TL;DR: This is an informal summary of our recent paper Limits of Treewidth-based tractability in Optimization with Yuri Faenza and Gonzalo Muñoz, where we provide almost matching lower bounds for extended formulations that exploit small treewidth to obtain smaller formulations. We also show that treewidth in some sense is the only graph-theoretic notion that appropriately captures sparsity and tractability in a broader algorithmic setting.

What is the paper about and why you might care

It it well known that for many problems on graphs, e.g., optimization problems but also problems in the context of graphical models, that are hard to solve in full generality, we can obtain fast algorithms if the underlying graph $G$ exhibits small treewidth. Without going into detail here, treewidth basically measures how close a graph is to a tree and it has been extensively used as a concept to model and capture sparsity in problems. Typically, we can obtain then algorithms that have a running time that is super-polynomial in the treewidth but polynomial in the problem dimension, where the notion of dimension depends on the context. One such example is combinatorial problems on graphs, where Dynamic Programming can be used to obtain fast algorithms (with a non-polynomial dependence on the treewidth); we refer the interested reader to the actual paper for an extensive list of references. As such one might think of treewidth as a complexity parameter leading to some form of parametrized complexity.

It is also known, that such problems often admit linear programming formulations or semidefinite programming formulation parametrized by treewidth (e.g., via Sherali-Adams and Lasserre hierarchy approaches). More recently a very comprehensive result in [BM] by Bienstock and Muñoz extended this to the general case of mixed-integer polynomial optimization basically showing the following:

Theorem (informal) [Bienstock and Muñoz]. Consider a polynomial optimization problem of the form where $f_i(x)$ are polynomials of degree at most $\rho$. If the underlying constraint intersection graph $\Gamma$ (the graph that has a vertex for each variable of the problem and an edge between two variables if they appear in a common constraint) has treewidth at most $\omega$, then there is a linear program of size $O((2\rho/\varepsilon)^{\omega + 1}n \log 1/\varepsilon)$ that computes an $\varepsilon$-approximate solution to the polynomial optimization problem.

This basically matches the type of bounds that have been obtained beforehand for other types of problems. With this a couple of natural questions arise:

  1. Are these bounds of the form of $O(n 2^\omega)$ the best one can hope for, for linear or semidefinite programming formulations?
  2. Are there other graph-theoretic concepts of sparsity apart from treewidth that can be used similarly to obtain parametrized complexity measures?

Our results

We basically answer both of those questions from above. It is important to point out though that the results for linear programming or semidefinite programming are somewhat different from the algorithmic ones: the algorithmic statements holds for general algorithms but are conditional on the usual $\operatorname{P} \neq \operatorname{NP}$ assumption (and in fact we use the complexity-theoretic assumption $\operatorname{NP} \not\subseteq \operatorname{BPP}$), the linear programming and semidefinite programming statements hold unconditionally but only apply to those two optimization paradigms.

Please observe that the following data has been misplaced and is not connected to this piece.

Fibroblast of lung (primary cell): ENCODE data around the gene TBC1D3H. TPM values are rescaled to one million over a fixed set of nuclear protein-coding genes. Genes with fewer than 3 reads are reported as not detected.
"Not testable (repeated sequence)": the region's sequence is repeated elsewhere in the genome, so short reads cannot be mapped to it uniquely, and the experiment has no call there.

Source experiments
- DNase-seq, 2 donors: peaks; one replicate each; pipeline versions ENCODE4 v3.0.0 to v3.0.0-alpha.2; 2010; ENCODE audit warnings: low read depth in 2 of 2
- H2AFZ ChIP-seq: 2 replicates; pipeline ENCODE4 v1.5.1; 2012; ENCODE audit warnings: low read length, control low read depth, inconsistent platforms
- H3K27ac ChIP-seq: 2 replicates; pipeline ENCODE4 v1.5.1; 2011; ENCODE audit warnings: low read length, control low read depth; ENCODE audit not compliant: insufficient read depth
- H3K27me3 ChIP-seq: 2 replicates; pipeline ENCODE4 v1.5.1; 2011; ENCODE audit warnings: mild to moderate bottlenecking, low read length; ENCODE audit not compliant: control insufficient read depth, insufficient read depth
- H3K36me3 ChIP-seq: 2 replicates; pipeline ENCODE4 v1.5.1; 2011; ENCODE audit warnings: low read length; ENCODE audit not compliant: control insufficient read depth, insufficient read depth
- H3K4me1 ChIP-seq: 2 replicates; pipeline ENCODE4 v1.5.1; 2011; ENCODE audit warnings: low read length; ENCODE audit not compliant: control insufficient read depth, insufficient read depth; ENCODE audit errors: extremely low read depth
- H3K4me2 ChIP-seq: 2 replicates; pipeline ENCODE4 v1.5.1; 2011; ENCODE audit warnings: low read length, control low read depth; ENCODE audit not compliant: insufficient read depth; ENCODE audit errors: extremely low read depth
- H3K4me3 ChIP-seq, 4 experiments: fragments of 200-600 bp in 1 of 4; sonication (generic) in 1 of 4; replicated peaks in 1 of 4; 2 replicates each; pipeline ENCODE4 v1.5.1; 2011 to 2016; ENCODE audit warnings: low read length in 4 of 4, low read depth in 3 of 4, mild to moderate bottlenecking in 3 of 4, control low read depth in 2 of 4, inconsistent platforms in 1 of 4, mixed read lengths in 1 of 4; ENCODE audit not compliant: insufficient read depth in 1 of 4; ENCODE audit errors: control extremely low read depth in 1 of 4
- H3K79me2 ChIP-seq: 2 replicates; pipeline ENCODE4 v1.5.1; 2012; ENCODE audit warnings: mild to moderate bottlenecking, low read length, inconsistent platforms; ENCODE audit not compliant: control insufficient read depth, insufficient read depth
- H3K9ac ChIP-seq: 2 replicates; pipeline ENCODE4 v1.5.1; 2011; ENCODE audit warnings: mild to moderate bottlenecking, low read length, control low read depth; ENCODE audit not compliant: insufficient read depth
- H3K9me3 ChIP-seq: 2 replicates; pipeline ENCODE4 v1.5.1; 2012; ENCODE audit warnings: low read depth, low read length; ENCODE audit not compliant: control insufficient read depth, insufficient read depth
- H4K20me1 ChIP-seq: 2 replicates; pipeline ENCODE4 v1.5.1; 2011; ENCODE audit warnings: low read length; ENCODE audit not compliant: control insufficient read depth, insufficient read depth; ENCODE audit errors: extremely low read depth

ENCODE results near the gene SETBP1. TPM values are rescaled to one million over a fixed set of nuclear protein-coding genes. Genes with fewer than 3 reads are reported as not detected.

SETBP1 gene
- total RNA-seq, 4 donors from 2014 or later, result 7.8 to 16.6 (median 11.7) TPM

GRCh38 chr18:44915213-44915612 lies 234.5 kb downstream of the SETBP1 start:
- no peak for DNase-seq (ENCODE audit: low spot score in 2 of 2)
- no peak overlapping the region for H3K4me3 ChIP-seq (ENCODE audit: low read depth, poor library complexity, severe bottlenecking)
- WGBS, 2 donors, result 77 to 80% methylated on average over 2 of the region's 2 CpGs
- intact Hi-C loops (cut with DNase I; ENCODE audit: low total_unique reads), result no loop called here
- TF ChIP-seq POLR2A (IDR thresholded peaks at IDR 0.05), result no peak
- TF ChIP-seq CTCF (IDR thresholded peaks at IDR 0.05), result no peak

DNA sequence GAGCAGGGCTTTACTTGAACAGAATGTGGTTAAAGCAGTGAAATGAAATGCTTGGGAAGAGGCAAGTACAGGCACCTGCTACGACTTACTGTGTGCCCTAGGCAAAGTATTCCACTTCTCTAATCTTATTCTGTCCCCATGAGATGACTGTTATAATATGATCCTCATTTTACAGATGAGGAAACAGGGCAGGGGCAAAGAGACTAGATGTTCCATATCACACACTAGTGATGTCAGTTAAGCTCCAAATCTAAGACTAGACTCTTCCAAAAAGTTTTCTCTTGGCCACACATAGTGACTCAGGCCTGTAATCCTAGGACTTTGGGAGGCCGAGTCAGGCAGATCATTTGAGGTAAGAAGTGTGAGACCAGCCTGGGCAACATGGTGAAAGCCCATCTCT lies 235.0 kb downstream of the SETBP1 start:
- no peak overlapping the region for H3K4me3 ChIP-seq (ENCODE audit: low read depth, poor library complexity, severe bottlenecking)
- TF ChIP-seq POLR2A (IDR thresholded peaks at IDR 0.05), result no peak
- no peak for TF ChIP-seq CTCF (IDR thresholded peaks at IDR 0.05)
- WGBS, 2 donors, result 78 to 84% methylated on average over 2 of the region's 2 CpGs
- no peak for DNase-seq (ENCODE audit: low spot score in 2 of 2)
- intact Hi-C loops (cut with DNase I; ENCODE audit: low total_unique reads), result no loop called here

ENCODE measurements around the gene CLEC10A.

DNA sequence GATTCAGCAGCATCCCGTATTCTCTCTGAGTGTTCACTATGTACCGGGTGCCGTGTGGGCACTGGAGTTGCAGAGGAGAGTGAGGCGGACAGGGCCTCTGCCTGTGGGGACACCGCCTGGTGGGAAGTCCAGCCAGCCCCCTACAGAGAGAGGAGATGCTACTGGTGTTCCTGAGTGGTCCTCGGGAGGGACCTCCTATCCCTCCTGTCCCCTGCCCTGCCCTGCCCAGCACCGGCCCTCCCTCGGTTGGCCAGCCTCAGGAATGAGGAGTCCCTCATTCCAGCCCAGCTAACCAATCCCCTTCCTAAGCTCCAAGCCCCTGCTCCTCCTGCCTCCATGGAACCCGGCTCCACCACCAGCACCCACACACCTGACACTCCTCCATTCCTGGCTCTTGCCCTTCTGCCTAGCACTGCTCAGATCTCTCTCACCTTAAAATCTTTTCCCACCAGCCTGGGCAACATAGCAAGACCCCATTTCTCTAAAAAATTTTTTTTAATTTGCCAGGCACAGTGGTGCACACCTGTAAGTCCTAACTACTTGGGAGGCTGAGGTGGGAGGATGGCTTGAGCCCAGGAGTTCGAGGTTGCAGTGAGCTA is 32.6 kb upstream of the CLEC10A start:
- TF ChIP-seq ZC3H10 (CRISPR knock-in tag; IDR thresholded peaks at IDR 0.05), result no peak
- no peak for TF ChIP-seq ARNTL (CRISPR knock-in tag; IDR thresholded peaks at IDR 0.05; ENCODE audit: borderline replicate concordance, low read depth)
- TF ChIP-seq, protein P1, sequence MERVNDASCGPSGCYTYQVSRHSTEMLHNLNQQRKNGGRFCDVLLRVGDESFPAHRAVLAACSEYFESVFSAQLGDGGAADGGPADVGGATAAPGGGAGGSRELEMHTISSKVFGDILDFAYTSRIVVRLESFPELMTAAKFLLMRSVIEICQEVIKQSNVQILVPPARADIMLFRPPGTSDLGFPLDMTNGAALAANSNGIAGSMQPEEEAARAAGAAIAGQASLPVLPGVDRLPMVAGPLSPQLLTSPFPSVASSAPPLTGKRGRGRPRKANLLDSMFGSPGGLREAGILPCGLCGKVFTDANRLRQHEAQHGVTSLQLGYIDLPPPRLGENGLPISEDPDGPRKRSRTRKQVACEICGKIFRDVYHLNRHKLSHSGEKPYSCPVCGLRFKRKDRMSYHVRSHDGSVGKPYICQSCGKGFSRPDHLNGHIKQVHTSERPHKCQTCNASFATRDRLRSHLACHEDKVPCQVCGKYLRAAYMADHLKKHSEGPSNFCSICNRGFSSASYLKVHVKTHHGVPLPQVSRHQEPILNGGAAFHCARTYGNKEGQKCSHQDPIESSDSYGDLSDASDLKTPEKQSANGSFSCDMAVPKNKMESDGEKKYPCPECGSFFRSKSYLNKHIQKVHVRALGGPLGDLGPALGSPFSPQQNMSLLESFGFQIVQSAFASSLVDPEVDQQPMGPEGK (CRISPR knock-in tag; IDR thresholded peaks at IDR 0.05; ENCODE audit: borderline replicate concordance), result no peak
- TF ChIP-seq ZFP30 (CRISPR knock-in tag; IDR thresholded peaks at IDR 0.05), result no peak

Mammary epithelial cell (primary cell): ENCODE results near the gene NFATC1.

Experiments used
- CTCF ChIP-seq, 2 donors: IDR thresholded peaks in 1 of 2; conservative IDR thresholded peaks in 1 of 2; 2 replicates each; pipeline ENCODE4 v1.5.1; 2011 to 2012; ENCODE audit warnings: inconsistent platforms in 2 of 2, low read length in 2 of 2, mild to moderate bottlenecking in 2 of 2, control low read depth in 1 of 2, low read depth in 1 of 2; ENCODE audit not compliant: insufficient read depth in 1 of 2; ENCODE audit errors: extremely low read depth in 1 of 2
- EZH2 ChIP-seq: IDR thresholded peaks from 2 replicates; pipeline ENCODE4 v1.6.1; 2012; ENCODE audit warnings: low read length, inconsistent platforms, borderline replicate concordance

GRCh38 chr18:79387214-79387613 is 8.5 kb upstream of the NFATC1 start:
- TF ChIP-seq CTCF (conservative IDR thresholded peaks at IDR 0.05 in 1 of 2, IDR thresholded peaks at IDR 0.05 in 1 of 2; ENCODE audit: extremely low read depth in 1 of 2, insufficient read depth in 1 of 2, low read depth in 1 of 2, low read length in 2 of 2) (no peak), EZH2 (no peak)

First we show that, there is no other graph-theoretic structure that yields tractability in the same way as treewidth does (for optimization problems). In a nutshell:

Unbounded treewidth can yield intractability.

This result relies on the commonly believed complexity-theoretic assumption $\operatorname{NP} \not\subseteq \operatorname{BPP}$ and the grid-minor hypothesis that was recently shown to be true in a breakthrough result in [CC] by Chekuri and Chuzhoy. Our proof works via a reduction and is the analog of a similar result known in graphical models; see Chandrasekaran et al. [CSH].

Second we show that, the upper bounds as parametrized by treewidth obtained for linear programming formulations as well as semidefinite formulations are essentially optimal (with minor losses):

Linear programming and semidefinite programming formulations of size of the form $O(n 2^\omega)$ are basically the best one can hope for.

Finally, I would also like to mention that independent of our work Aboulker et al. showed in [A+] a similar result for the linear extension complexity case based on analyzing faces of the correlation polytope.


[FMP] Faenza, Y., Muñoz, G., & Pokutta, S. (2018). Limits of Treewidth-based tractability in Optimization. arXiv preprint arXiv:1807.02551. arxiv

[BM] Bienstock, D., & Mun͂oz, G. (2018). LP Formulations for Polynomial Optimization Problems. SIAM Journal on Optimization, 28(2), 1121-1150. journal arxiv

[CC] Chekuri, C., & Chuzhoy, J. (2016). Polynomial bounds for the grid-minor theorem. Journal of the ACM (JACM), 63(5), 40. journal arxiv

[CSH] Chandrasekaran, V., Srebro, N., & Harsha, P. (2012). Complexity of inference in graphical models. arXiv preprint arXiv:1206.3240. arxiv

[A+] Aboulker, P., Fiorini, S., Huynh, T., Macchia, M., & Seif, J. (2018). Extension Complexity of the Correlation Polytope. arXiv preprint arXiv:1806.00541. arxiv